It was pleaded that the Appellant’s case under the Section 9 application is not maintainable in the name of a Corporate Debtor because the name of company was struck off from the Registrar of Companies in September 2018 with the exercise of powers as conferred under Section 248 of the Companies Act. It was argued that the NCLT has made error in admitting an application without considering the real status of a ‘Corporate Debtor’ as on the date of admission. For deciding the issue, the NCLAT adverted to the Sections 248, 250, 252 of the Companies Act 2013 along with Section 60 of the Insolvency Bankcrupkcy Code 2016.
It has been further observed that as per Section 248(6), before passing the removal order from the Register of Companies, the Registrar must satisfy himself that sufficient provision has been made for realization of all due amounts to a company and for the payment or discharge of its liabilities or the obligations within a reasonable period of time.
It was further concluded that as per proviso to Section 248(6), the assets of the Company has to be made available for payment and discharge of its liabilities as well as obligations even after the date of an order passed for removing the name of a Company from the Register of Companies. Additionally therefore, it has been recorded that Section 248(7) provides for the continuous existence and enforcement of liability of every director and manager or any other officers in the management and its member under such situation when company name is removed.
Lastly concluded, that the NCLAT asserted that Section 248(8) also clarifies that the removal of a Company name from the Register will in no manner affects the power of the NCLT in case its requires CIRP for winding up the company . It then can relied upon the provisions of Section 250 of the Companies Act 2013 to state that after a removal, the right of realization of all due amount to a Company for purpose of the payment or discharge of its liabilities as well as obligations of a Company can be continued. It has been also relied upon Section 2(94A) of the Companies Act, 2013 that deals with the definition of “winding up” which states that a Company, whose name has been removed from the Register of the Companies can also be liquidated under the IBC 2016.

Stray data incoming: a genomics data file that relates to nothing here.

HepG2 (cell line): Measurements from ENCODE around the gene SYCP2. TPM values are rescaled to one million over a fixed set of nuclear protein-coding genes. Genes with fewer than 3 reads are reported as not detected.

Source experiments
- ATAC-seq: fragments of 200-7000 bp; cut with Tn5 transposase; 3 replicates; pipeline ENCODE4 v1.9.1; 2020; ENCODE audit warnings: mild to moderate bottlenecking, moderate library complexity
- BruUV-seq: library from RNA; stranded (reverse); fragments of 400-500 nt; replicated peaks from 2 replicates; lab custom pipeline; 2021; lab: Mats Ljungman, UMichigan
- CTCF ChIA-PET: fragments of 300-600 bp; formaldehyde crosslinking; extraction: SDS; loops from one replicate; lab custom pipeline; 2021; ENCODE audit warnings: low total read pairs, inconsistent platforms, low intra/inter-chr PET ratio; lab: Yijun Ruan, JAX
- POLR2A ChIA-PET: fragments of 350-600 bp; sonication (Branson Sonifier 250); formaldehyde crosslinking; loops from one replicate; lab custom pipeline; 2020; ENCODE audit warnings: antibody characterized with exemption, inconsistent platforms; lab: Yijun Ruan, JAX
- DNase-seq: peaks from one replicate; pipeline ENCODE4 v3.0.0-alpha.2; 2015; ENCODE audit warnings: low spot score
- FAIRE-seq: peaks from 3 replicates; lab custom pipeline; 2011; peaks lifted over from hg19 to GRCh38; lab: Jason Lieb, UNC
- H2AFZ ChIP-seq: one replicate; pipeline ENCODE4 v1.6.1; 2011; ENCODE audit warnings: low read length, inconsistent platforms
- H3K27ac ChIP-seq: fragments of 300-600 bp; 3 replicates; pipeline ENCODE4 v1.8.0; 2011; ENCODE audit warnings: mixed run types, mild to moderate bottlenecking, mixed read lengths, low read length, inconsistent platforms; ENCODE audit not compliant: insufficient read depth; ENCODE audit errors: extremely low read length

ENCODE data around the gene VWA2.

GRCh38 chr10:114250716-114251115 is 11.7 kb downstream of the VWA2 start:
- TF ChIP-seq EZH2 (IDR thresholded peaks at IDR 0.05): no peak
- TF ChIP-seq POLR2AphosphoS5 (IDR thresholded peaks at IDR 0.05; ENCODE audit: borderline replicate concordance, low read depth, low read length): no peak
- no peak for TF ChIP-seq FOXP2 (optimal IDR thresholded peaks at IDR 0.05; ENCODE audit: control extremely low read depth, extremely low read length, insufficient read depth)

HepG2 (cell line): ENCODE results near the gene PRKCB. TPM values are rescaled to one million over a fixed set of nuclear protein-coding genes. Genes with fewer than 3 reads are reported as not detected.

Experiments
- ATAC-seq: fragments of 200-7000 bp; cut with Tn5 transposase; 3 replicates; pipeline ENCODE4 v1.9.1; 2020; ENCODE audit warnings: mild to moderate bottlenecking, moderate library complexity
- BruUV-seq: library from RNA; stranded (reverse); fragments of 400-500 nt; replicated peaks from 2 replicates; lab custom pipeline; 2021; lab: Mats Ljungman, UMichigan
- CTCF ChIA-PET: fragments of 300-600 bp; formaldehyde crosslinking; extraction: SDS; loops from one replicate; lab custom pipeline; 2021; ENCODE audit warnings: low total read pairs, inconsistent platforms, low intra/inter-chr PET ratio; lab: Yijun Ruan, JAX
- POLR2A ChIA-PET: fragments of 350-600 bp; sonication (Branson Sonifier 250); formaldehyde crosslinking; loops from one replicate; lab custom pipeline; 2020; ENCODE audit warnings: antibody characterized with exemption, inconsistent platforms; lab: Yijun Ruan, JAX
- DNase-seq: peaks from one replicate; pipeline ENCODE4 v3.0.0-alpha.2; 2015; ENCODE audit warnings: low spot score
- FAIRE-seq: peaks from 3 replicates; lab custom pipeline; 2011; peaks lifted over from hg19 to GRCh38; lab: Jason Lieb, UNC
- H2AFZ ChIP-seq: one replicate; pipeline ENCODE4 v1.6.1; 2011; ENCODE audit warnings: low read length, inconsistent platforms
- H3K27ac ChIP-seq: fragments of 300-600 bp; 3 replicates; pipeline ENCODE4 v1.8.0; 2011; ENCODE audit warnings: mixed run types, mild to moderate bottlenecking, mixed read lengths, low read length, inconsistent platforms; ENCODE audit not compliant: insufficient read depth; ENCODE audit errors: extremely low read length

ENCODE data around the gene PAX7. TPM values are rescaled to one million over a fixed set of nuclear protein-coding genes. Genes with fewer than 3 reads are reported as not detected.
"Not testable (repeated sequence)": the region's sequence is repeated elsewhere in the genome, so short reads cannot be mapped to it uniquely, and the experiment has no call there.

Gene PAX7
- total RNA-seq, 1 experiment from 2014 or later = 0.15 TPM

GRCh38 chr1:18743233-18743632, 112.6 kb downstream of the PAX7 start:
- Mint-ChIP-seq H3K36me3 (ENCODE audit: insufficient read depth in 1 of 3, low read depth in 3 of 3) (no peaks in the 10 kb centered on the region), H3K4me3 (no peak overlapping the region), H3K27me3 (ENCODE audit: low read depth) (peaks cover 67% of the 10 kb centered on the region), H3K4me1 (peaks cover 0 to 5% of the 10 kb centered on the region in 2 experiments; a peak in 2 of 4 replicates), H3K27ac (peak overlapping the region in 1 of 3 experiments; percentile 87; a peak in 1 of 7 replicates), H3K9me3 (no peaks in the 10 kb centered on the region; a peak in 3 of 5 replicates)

Explaining the provisions of an appeal against removal and the subsequent powers which are granted to NCLT, the NCLAT also stated that Company or any of its members or creditors or workmen may move an application under the Section 252(3) before NCLT. The condition is it must be applied before the expiry period of twenty years from the date of publication in the Gazette of the notice under Section 248, sub-section (5) from the removal of name.
After being satisfied, the NCLT passed an order for restoration of name of the Company in the Register. Here, the NCLT plays the role of the ‘Adjudicating Authority’ and on the other side, it also acts as ‘Tribunal’ under the Companies Act. It can be viewed, that if an application is filed by the creditor before the expiry period of twenty years from the publication of the Notice under, it would be open to an Adjudicating Authority to further give directions for restoration of name of the Company. Also that the assets of the Corporate Debtor will continue even after its name is struck-off. The NCLAT observed that the assets of the Corporate Debtor are not could be looked into only by the Resolution Professional.
It is concluded that such a decision of the NCLAT in terms of ruling in favor of the CIRP insolvency proceedings even in case the company name is struck off shows that how the legislature, as well as the judicial bodies, are taking all necessary steps in order to get the true intent of the Insolvency and Bankruptcy Code to be implemented.